12 Quotes From “The Art Of War”

Sun Tzu wrote in China in the fifth century BC to help military leaders hone their warcraft, but you might be surprised at the truths you can apply to your life today. Check out my full book review by clicking here. 

“Hence to fight and conquer in all your battles is not supreme excellence; supreme excellence consists in breaking the enemy’s resistance without fighting.” 

“Thus we may know that there are five essentials for victory: (1) He will win who knows when to fight and when not to fight. (2) He will win who knows how to handle both superior and inferior forces. (3) He will win whose army is animated by the same spirit throughout all its ranks. (4) He will win who, prepared himself, waits to take the enemy unprepared. (5) He will win who has military capacity and is not interfered with by the sovereign.” 

“Hence the saying: If you know the enemy and know yourself, you need not fear the result of a hundred battles. If you know yourself but not the enemy, for every victory gained you will also suffer a defeat. If you know neither the enemy nor yourself, you will succumb in every battle.” 

“The good fighters of old first put themselves beyond the possibility of defeat, and then waited for an opportunity of defeating the enemy. To secure ourselves against defeat lies in our own hands, but the opportunity of defeating the enemy is provided by the enemy himself.” 

“That general is skillful in attack whose opponent does not know what to defend; and he is skillful in defense whose opponent does not know what to attack.” 

“Disciplined and calm, to await the appearance of disorder and hubbub amongst the enemy—this is the art of retaining self-possession. To be near the goal while the enemy is still far from it, to wait at ease while the enemy is toiling and struggling, to be well-fed while the enemy is famished—this is the art of husbanding one’s strength.” 

“Do not linger in dangerously isolated positions. … If, on the other hand, in the midst of difficulties we are always ready to seize an advantage, we may extricate ourselves from misfortune.” 

“The art of war teaches us to rely not on the likelihood of the enemy’s not coming, but on our own readiness to receive him; not on the chance of his not attacking, but rather on the fact that we have made our position unassailable. There are five dangerous faults which may affect a general: (1) Recklessness, which leads to destruction; (2) cowardice, which leads to capture; (3) a hasty temper, which can be provoked by insults; (4) a delicacy of honor which is sensitive to shame; (5) over-solicitude for his men, which exposes him to worry and trouble.” 

He who exercises no forethought but makes light of his opponents is sure to be captured by them.” 

“Regard your soldiers as your children, and they will follow you into the deepest valleys; look upon them as your own beloved sons, and they will stand by you even unto death. … If, however, you are indulgent, but unable to make your authority felt; kind-hearted, but unable to enforce your commands; and incapable, moreover, of quelling disorder: then your soldiers must be likened to spoilt children; they are useless for any practical purpose.” 

“Carefully study the well-being of your men, and do not overtax them. Concentrate your energy and hoard your strength.”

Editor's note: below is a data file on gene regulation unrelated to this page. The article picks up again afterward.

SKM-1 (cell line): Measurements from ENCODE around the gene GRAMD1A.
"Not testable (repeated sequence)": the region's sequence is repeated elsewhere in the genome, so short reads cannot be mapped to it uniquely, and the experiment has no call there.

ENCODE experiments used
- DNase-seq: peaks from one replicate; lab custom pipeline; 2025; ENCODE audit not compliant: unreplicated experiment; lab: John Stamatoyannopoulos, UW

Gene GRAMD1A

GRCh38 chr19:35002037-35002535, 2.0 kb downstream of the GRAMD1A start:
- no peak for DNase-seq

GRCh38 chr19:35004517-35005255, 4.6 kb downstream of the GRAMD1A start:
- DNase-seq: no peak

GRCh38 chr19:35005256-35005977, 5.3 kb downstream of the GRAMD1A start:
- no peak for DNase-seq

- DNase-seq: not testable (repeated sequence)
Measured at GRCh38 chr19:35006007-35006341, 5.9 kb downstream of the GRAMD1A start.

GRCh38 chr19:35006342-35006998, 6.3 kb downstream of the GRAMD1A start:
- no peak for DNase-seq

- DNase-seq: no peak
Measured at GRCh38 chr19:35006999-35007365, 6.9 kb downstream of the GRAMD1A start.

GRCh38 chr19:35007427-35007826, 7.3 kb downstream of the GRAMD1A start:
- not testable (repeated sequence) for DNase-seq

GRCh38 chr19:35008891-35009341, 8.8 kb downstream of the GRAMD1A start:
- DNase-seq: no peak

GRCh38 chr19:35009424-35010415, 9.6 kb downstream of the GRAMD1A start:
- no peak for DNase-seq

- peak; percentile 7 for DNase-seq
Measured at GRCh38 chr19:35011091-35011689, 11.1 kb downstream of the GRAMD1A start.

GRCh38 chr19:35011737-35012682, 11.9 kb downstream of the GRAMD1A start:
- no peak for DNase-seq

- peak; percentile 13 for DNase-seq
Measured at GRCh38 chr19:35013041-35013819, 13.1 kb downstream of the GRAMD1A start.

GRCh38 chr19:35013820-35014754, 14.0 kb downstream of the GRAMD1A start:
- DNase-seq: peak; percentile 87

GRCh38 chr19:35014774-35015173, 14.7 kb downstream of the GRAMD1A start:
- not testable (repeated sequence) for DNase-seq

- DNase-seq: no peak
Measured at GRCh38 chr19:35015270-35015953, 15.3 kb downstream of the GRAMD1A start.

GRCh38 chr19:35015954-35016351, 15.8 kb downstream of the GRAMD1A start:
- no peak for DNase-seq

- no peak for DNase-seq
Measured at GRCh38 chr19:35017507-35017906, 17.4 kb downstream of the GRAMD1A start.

“Keep your army continually on the move.”

God Is Preparing You To Be A Blessing

“God can never make me wine if I object to the fingers He uses to crush me with. … God puts us through discipline, not for our own sake, for the sake of His purpose and His call. Never debate about anything God is putting you through, and never try to find out why you are going through it. Keep right with God and let Him do what He likes in your circumstances, and you will find He is producing the kind of bread and wine that will be a benefit to others.” —Oswald Chamber, So Send I You

Thursdays With Oswald—Philanthropy, Prayer, And Penance

Oswald ChambersThis is a weekly series with things I’m reading and pondering from Oswald Chambers. You can read the original seed thought here, or type “Thursdays With Oswald” in the search box to read more entries.

Philanthropy, Prayer, And Penance 

     In chapter Matthew 5, our Lord demands that our disposition be right with Him in our ordinary natural life lived to men; in chapter 6, He deals with the domain of our life lived to God before men. The main idea in the region of religion is: Your eyes on God, not on men. …  

     Briefly summed up these verses [6:1-4] mean: Have no other motive in giving than to please God. In modern philanthropy we are ‘egged on’ with other motives—It will do them good; they need the help; they deserve it. Jesus Christ never brings out that aspect in His teaching; He allows no other motive in the giving than to please God. … It is a very penetrating thing to ask ourselves this question—“What was my motive in doing that kind act?” … 

     But when you give it to the needy, do not let your left hand know what your right hand is doing.” That means do good until it is an unconscious habit of the life and you do not know you are doing it…. 

     Have no other motive in prayer than to know Him [6:5-15]. … Call a halt one moment and ask yourself—“Why do I pray? What is my motive? Is it because I have a personal secret relationship to God known to no one but myself?” … 

     It is impossible to live the life of a disciple without definite times of secret prayer. You will find that the place to enter in is in your business, as you walk along the streets, in the ordinary ways of life, when no one dreams you are praying, and the reward comes openly, a revival here, a blessing there. …